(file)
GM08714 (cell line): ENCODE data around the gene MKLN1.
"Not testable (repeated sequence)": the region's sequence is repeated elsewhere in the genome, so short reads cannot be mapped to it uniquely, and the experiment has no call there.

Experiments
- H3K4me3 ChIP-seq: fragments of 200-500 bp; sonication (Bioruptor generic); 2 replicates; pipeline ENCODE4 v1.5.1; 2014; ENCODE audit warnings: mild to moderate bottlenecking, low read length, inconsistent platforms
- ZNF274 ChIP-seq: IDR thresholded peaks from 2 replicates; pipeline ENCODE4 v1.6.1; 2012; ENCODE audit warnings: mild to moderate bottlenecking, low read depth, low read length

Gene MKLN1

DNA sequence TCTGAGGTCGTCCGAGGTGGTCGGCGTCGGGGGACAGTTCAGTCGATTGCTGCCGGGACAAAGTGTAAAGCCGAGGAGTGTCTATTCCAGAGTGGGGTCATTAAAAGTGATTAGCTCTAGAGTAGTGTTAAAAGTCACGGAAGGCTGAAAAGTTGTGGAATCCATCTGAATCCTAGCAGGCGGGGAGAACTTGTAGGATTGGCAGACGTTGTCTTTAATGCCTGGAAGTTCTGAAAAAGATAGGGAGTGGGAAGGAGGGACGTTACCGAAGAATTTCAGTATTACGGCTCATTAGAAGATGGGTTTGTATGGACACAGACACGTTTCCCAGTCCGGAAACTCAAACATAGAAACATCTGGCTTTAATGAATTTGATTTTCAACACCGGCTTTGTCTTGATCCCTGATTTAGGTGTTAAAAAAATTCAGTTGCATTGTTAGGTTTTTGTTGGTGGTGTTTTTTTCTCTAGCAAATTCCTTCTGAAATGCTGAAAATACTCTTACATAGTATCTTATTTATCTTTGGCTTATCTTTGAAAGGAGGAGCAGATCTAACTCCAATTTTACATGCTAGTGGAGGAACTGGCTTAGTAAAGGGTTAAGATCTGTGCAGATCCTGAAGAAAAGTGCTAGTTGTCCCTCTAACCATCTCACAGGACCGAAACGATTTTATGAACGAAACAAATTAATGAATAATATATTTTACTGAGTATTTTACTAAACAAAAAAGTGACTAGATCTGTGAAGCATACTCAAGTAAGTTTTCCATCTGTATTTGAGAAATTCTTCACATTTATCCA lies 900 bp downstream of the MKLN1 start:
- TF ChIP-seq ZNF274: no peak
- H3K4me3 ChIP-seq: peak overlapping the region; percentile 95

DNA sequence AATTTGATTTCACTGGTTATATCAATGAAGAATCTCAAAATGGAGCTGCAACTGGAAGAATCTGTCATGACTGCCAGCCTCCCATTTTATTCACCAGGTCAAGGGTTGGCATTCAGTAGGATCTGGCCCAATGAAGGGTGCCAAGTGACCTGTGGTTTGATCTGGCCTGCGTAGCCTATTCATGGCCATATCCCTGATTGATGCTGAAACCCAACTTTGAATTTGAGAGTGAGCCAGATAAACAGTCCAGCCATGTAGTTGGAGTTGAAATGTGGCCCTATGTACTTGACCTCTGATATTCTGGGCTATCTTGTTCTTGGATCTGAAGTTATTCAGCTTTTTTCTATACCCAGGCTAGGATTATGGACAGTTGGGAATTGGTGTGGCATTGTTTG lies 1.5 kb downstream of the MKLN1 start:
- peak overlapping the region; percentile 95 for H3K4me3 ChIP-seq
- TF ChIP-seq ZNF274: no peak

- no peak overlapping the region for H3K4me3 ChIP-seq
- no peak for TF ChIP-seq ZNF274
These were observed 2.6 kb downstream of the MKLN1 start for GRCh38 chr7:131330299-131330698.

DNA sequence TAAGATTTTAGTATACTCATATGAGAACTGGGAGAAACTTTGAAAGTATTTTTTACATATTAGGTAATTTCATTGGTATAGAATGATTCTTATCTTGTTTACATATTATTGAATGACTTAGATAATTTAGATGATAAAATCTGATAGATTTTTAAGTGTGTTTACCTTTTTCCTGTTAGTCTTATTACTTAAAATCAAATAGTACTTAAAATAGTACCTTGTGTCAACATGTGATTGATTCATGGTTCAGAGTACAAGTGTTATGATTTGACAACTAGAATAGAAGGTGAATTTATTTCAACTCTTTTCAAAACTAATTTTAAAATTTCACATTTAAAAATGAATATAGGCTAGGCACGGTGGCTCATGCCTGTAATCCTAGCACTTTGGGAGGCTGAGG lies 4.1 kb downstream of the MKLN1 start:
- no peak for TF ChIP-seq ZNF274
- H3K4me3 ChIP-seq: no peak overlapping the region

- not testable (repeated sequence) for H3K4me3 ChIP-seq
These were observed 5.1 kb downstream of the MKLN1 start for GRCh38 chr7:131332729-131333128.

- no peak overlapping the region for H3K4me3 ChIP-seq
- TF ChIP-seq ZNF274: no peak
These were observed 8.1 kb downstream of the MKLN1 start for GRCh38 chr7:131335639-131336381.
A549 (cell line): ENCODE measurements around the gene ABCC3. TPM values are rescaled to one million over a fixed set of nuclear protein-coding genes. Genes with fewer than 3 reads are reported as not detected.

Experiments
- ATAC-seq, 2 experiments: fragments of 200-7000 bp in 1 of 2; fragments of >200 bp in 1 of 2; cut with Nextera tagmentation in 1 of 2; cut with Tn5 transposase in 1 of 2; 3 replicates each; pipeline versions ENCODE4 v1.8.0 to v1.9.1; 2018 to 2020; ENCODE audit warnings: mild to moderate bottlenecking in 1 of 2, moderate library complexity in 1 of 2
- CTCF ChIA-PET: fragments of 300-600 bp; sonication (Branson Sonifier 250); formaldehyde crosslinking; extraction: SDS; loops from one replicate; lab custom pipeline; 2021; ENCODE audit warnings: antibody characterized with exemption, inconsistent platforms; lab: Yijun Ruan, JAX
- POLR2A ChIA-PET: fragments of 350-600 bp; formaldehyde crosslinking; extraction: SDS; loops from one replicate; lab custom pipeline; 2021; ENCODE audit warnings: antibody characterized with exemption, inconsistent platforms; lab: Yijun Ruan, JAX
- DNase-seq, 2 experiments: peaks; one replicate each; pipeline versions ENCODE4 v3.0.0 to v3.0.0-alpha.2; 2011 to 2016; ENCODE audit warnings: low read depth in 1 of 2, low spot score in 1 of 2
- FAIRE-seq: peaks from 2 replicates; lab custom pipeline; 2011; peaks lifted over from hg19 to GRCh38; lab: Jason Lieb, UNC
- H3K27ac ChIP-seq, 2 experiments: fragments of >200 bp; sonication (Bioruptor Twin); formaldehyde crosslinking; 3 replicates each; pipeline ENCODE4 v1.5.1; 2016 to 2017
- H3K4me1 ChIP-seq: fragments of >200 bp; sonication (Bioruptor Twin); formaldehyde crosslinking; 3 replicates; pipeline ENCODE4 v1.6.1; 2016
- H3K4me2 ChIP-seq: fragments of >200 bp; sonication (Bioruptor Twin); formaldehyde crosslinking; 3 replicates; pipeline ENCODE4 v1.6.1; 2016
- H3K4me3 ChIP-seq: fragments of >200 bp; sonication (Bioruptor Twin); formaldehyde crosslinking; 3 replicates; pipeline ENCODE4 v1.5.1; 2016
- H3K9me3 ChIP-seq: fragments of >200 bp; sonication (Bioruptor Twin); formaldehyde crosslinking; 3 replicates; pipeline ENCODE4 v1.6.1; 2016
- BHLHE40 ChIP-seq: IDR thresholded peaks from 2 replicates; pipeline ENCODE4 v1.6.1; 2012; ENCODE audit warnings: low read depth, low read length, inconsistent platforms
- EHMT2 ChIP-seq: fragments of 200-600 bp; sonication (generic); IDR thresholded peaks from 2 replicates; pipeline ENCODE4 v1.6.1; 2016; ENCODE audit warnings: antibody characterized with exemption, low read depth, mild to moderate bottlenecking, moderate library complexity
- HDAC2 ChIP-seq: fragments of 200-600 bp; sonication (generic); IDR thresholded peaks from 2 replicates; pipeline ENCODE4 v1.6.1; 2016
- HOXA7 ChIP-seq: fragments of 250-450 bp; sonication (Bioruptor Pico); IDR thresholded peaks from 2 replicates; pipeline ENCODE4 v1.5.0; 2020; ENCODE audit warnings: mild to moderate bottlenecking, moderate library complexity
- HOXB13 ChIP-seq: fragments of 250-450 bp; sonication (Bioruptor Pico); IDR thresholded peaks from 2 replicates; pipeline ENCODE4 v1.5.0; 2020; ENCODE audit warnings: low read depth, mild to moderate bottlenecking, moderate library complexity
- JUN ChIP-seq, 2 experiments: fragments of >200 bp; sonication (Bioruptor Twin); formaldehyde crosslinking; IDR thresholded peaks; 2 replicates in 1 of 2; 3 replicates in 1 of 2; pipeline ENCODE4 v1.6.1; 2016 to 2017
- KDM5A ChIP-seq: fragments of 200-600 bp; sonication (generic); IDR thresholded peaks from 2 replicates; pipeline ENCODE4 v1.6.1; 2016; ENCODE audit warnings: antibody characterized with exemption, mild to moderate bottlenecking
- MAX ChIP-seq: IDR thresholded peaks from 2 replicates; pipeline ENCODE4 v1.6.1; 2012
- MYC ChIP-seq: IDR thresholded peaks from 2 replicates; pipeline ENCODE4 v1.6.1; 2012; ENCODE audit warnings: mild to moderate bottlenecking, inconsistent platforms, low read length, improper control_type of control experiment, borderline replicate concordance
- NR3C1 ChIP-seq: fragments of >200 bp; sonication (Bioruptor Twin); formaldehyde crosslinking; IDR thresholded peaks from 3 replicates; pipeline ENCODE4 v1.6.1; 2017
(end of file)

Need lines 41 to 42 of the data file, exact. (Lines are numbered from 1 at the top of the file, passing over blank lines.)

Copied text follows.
- JUN ChIP-seq, 2 experiments: fragments of >200 bp; sonication (Bioruptor Twin); formaldehyde crosslinking; IDR thresholded peaks; 2 replicates in 1 of 2; 3 replicates in 1 of 2; pipeline ENCODE4 v1.6.1; 2016 to 2017
- KDM5A ChIP-seq: fragments of 200-600 bp; sonication (generic); IDR thresholded peaks from 2 replicates; pipeline ENCODE4 v1.6.1; 2016; ENCODE audit warnings: antibody characterized with exemption, mild to moderate bottlenecking